How to Prepare Your Toddler for the First Day of Preschool

Some jitters are par for the course. But we’ve got you covered with easy tips for ensuring a smooth transition into preschool.
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Updated July 25, 2023
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Of all your child’s firsts—first wobbly steps, first time down the slide, first airplane ride—the first day of preschool is one of the most anticipated milestones. It’s an exciting moment for you and your little one, but it can also be daunting. There are many questions to answer: What age should your kids start preschool? How do you choose the right school? What do you pack for preschool? And how do you prepare your child for that all-important first day? We checked in with some early-childhood experts for tips to make the transition a smooth one.

When Should Toddlers Go to Preschool?

The typical preschool age range is 3 to 5, although some programs start earlier. But the decision about when a child should start preschool is an individual one for each family, says Karen Hovav, MD, FAAP, a pediatrician at Cedars-Sinai Medical Center in Los Angeles. She adds that the ideal timing often depends on whether your child has had opportunities to learn social skills at home.

“One way to think about it is if a child is an only child without much access to cousins or regular playdates, preschool can be an especially important place for learning social skills, and in that case I’d start earlier rather than later, around 2-and-a-half or 3,” Hovav says. “Some toddlers are a bit bored at home, and it’s much easier to get exposure to lots of different activities—painting, music, playgrounds, storytime [and more]—in a preschool setting.”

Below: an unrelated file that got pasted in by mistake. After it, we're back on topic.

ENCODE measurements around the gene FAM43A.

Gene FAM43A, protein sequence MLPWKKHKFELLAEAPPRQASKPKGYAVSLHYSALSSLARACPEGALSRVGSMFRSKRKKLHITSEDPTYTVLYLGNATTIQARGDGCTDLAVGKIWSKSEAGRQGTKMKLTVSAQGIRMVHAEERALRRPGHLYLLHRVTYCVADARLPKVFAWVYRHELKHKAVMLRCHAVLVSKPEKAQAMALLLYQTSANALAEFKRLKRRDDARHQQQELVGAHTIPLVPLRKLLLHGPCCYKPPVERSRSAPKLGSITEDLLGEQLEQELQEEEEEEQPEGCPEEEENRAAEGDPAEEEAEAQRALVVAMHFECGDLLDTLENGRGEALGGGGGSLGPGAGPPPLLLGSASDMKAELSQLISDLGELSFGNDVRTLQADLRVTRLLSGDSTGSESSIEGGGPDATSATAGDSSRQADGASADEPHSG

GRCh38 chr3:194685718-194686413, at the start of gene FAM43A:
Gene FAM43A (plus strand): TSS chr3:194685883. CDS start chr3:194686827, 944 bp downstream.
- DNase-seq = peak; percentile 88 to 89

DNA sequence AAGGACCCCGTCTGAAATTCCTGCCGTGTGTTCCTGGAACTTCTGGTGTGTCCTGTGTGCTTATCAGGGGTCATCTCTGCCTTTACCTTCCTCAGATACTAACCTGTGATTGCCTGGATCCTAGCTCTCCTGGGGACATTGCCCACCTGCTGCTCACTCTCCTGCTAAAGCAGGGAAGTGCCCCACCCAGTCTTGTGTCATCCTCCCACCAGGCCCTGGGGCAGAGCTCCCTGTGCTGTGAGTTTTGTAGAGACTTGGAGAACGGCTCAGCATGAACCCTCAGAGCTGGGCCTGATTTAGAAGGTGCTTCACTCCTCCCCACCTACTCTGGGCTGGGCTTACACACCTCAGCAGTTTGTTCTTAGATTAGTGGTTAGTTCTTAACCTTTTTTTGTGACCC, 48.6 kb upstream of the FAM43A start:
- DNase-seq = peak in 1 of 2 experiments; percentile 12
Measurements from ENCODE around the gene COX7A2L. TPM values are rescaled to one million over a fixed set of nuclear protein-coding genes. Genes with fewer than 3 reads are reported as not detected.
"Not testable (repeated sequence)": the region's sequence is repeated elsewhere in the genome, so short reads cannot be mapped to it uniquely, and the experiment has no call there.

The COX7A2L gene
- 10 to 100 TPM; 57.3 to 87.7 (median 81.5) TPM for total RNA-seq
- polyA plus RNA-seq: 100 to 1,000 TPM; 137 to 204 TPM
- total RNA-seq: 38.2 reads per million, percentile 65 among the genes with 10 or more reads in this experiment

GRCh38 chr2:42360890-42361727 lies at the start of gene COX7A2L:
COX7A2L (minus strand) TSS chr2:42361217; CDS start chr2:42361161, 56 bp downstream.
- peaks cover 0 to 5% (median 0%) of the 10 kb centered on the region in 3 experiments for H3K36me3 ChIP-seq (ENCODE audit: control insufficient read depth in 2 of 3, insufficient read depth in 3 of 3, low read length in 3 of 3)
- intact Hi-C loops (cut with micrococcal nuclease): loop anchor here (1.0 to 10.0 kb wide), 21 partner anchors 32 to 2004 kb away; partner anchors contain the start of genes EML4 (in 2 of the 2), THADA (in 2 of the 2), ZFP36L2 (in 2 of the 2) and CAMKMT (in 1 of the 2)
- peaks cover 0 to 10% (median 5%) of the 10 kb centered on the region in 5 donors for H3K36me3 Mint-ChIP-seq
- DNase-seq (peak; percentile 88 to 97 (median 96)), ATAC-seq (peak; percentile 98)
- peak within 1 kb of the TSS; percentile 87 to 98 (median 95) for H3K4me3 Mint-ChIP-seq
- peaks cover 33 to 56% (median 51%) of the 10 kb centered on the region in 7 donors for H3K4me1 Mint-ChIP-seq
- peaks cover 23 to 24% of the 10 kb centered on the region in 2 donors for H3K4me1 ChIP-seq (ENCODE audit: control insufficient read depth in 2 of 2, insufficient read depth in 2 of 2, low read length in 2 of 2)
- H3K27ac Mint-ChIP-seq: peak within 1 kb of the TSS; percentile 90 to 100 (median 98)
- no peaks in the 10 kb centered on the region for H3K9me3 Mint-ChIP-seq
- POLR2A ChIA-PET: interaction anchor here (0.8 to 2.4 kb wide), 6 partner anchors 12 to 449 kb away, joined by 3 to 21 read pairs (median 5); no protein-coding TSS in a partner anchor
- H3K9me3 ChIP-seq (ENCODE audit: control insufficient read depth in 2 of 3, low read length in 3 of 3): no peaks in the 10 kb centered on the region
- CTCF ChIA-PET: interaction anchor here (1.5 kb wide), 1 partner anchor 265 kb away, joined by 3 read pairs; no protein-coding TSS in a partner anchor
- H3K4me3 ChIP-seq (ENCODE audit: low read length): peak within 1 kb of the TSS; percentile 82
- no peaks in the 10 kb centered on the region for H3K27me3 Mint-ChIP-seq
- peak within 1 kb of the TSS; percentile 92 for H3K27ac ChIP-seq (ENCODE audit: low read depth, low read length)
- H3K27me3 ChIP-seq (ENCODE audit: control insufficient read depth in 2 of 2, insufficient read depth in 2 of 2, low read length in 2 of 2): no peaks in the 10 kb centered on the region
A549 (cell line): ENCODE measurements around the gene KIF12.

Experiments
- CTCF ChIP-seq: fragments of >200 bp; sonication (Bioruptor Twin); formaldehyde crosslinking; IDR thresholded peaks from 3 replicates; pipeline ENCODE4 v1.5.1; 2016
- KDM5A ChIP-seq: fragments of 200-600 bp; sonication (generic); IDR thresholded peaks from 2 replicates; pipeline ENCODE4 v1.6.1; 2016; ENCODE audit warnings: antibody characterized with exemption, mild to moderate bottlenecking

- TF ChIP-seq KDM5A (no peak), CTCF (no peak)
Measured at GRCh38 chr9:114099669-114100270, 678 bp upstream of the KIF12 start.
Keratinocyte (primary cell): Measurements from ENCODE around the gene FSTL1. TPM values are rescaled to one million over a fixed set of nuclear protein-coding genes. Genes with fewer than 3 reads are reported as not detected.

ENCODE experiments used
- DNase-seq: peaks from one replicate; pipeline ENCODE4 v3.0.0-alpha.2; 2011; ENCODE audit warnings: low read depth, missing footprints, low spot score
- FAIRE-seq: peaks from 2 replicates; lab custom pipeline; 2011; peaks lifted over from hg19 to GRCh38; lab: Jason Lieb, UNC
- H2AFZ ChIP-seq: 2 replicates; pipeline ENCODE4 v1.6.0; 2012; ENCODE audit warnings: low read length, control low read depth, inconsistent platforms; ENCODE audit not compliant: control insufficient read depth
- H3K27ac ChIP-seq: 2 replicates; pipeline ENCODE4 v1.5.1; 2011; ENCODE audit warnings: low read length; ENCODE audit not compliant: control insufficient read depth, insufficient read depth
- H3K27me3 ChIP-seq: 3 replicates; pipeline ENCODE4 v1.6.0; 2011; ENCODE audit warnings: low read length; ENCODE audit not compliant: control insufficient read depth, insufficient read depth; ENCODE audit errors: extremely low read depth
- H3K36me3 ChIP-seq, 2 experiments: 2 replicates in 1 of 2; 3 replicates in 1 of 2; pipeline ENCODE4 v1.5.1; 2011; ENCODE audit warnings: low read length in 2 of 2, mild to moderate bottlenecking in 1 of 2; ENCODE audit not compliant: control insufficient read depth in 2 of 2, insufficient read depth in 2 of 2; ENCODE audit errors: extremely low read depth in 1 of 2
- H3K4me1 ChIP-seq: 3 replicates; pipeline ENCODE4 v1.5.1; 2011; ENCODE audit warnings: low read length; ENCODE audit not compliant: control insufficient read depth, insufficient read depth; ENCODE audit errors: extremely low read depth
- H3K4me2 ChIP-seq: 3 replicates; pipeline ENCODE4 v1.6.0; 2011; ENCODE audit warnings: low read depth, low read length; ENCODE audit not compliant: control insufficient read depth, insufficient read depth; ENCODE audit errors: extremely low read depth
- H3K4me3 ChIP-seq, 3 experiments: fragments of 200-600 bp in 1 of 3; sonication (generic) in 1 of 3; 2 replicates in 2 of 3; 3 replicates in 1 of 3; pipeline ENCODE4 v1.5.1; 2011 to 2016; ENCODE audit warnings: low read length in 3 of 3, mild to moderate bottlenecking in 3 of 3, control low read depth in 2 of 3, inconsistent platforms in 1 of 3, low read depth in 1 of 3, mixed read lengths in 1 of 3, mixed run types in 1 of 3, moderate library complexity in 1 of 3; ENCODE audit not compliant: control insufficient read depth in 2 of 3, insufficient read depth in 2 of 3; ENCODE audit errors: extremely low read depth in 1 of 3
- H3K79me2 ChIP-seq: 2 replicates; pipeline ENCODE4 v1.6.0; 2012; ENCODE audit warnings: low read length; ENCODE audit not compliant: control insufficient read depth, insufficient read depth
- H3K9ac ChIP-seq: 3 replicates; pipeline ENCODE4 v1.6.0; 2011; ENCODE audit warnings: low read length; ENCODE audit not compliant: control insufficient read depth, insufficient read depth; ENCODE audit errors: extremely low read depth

Benefits of Preschool for Toddlers

To put it plainly, preschool helps prepare your toddler for real life. “It’s a beautiful opportunity for children to become autonomous, to explore a world set up exclusively for their age and discover who they are in the context of a peer group,” says Kim Israel, owner and director of The First School, a preschool in Santa Monica, California. “All of life’s big issues come up during the preschool years: how to make a friend, what to do when a friend is too rough, how to get your needs met.”

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Here are a few other benefits of preschool:

  • Social-emotional skills. Hovav says preschool is the perfect time for children to learn skills such as regulating their emotions when they’re upset, dealing with conflict and learning to play well with others. “I highly recommend play-based approaches to education, since play has so much to teach children, when it’s structured and also unstructured,” Hovav says. “Didactic or academic learning is probably less important, since the social-emotional groundwork lays the foundation for being a solid learner later on.”
  • Executive-functioning skills. In preschool, your child can learn skills such as following directions in a group setting, dealing with multiple distractions and transitioning from activity to activity, says Jill Spivack, LCSW, a sleep consultant and co-founder of Sleepy Planet Parenting. “These are key abilities in developing self-esteem and self-efficacy.” Delaying gratification—aka waiting until snacktime to eat the Goldfish—is another important executive-functioning skill children develop in preschool, she says.
  • Independence. Preschool requires children to separate from their parents and trust that other adults can take good care of them, Spivack says. It allows them to practice problem-solving, build gross and fine motor skills, and participate in creative projects. All of these skills are confidence builders, Spivack adds.